There seems to be a pretty wide-spread consensus that there is a direct correlation between Vitamin D and diseases. Specifically, researchers have found low levels of vitamin D across a wide-range of diseases and as you will learn (if you read some of the other articles on our web site) increasing your vitamin D levels helps reduce your risk of these diseases, and in cases where you have a health problem … can be helpful as part of a recovery strategy.
Vitamin D and Diseases caused by a Deficiency
Here’s a list of diseases discussed in the book, Vitamin D3 and Solar Power that are caused or made worse by vitamin D deficiencies.
For information on which diseases Vitamin D will help the most, watch this brief video:
Other Diseases Vitamin D Deficiency May Affect Include: Autoimmune Diseases; Diabetes; Multiple Sclerosis and Rheumatoid Arthritis
Diabetes mellitus, multiple sclerosis, and rheumatoid arthritis, are each examples of autoimmune disease. Autoimmune diseases occur when the body launches an immune response to its own tissue, rather than a foreign pathogen. Treatment with vitamin D has beneficial effects in animal models of all of the above mentioned diseases.
The results of several studies also suggest that adequate vitamin D intake may decrease the risk of autoimmune diseases. Evidence from animal models and human studies suggests that maintaining sufficient vitamin D levels may help decrease the risk of several autoimmune diseases, but more studies are needed to draw any solid conclusions.
Studies have found that the prevalence of diabetes, multiple sclerosis, and rheumatoid arthritis increases as latitude increases, suggesting that lower exposure to sun light and associated decreases in vitamin D synthesis may play a role in the development of these diseases.
Why does Vitamin D Affect So Many Diseases?
The figure below presents a schematic diagram of the metabolic processing of vitamin D by the endocrine system.
Listed under each of the various metabolic or regulatory sites are disease states that are known to be clinically focused at that particular locus. Conceptually, human clinical disorders related to vitamin D can be considered as those arising because of:
(a) altered availability of vitamin D;
(b) altered conversion of vitamin D3 to 25(OH)D3;
(c) altered conversion of 25(OH)D3 to 1_,25(OH)2D3 and/or 24R,25(OH)2D3;
(d) variations in end organ responsiveness to 1_,25(OH)2D3 or possibly 24R,25(OH)2D3; and
(e) other conditions of uncertain relation to vitamin D.
As a consequence of the significant scientific advances in the understanding of how vitamin D generates biological responses [principally via 1a,25(OH)2D3], a number of new drug forms of 1a,25(OH)2D3 have been generated by pharmaceutical companies.
source: University of California Riverside
Note: You can decide whether you want to rely on pharmaceutical research to treat your vitamin D deficiency and combat specific medical problems, or the more natural preventative route (i.e., vitamin D from sunshine, from food, and from supplements).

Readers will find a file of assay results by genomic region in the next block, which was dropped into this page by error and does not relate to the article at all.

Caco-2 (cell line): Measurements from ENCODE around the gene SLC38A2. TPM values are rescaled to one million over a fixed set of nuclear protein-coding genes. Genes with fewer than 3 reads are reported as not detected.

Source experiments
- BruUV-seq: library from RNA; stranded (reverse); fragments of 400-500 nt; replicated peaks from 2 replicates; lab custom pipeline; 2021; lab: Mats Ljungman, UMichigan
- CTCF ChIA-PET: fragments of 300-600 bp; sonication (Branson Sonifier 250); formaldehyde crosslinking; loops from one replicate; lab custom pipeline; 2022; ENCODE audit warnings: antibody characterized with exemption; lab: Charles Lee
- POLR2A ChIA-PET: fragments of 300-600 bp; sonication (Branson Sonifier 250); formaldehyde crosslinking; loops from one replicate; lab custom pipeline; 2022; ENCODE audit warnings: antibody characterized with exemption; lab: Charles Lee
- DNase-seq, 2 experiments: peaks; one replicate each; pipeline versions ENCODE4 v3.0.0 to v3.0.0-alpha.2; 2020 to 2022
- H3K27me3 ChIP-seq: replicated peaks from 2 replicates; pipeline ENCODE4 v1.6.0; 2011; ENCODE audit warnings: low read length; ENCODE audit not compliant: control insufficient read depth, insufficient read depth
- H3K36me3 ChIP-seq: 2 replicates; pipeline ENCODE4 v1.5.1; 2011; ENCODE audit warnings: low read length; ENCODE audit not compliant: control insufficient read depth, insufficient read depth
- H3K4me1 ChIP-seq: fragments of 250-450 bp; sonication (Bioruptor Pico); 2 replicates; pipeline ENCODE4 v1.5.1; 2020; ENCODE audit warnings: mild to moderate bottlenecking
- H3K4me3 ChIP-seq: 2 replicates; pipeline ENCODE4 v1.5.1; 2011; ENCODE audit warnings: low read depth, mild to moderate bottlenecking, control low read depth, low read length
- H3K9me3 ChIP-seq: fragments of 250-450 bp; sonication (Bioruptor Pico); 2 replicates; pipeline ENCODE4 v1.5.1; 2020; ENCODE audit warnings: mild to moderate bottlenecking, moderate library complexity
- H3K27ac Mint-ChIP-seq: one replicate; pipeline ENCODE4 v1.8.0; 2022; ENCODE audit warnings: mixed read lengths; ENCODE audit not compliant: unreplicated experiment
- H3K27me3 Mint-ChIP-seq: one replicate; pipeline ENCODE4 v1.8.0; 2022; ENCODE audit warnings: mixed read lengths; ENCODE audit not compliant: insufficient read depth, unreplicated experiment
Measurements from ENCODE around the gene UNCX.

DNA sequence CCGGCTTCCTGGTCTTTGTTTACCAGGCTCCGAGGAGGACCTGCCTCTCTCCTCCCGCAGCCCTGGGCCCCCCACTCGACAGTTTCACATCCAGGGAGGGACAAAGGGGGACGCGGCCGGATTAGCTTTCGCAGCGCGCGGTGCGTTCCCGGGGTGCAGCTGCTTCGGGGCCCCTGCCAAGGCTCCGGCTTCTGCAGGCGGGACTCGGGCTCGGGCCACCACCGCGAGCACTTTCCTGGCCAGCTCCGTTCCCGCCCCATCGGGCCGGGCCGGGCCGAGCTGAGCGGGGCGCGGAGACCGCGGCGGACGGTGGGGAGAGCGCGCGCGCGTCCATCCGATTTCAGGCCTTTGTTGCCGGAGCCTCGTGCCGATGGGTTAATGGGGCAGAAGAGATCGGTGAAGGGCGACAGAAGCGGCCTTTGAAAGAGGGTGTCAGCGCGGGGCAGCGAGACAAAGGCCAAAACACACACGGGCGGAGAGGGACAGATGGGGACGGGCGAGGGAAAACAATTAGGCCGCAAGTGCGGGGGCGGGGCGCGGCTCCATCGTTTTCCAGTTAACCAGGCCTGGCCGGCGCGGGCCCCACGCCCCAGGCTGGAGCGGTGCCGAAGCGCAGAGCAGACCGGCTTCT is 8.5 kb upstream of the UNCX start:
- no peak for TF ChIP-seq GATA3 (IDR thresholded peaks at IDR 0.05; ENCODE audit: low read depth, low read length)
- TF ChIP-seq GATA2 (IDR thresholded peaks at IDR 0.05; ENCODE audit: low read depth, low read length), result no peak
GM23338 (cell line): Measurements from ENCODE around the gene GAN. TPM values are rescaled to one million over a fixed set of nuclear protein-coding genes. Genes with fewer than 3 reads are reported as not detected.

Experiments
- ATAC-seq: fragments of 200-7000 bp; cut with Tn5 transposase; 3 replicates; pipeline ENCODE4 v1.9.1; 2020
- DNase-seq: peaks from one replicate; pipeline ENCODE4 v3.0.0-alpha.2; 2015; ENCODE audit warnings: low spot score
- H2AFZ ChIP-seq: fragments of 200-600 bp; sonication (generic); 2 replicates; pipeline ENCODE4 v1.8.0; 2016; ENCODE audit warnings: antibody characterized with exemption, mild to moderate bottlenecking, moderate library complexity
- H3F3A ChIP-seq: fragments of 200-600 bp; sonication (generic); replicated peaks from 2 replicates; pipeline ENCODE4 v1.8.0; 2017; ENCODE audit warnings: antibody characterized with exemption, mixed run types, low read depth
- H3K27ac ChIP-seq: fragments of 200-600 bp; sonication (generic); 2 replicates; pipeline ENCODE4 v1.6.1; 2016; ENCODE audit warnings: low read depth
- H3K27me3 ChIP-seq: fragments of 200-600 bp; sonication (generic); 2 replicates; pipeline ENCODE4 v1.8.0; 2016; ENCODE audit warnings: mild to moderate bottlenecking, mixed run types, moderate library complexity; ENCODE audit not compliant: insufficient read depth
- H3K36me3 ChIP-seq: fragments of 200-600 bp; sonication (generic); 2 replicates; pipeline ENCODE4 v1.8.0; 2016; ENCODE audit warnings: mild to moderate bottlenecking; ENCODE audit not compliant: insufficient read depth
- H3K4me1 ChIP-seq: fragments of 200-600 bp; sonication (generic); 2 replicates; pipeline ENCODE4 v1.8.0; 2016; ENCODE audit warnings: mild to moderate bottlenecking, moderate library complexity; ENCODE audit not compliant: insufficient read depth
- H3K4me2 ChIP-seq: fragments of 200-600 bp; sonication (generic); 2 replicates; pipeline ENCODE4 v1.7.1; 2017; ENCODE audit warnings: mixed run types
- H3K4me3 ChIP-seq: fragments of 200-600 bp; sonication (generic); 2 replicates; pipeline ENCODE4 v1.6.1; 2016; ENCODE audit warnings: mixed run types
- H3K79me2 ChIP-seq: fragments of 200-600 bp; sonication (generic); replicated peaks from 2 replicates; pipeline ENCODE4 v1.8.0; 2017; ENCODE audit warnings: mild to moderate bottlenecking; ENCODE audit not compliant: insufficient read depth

While almost all medical practioners who are advising their patients or doing research in Vitamin D feel that Vitamin D deficieny is a contributor to the diseases listed above – there is a small dissenting opinion.
The Marshall Protocol is an ongoing research study (primarily focused on autoimmunity research), which believes that where low levels of vitamin D have been associated with disease, this is not because low levels are causing disease, but because the disease processes themselves have taken control of the vitamin D regulatory process. This would mean that the low values of vitamin D are the result, not the cause, of the disease.
Researchers on the Marshall Protocol believe that pathogens invade the nuclei of many of the body’s cells over time, causing inflammation and chronic disease. They also release substances that stop the VDR from working correctly; so it is unable to produce anti-micrbial peptides and proteins to kill the pathogens, and it is unable to regulate itself – it has no ‘turn off’ switch, and so levels of 1,25-D (the active form of vitamin D) keep growing.
Learn More About The Sunshine Vitamin
Vitamin D is important for good health and long-life. Here are some of the articles we've added to our website to give you a full picture of this important subject. Like other parts of this website, these articles summarize the important facts and include useful advice.
The information contained in this section of our web site is for educational purposes and is not intended as medical advice.
While the publishers of this website believe that people have the right to understand their own bodies and to take care of their bodies as they see fit, we also respect the knowledge and experience of trained nutritionists, scientists, researchers, medical practioners, and others who can help you achieve the optimum health you are entitled to, and suggest you seek out and work with health specialists you can trust.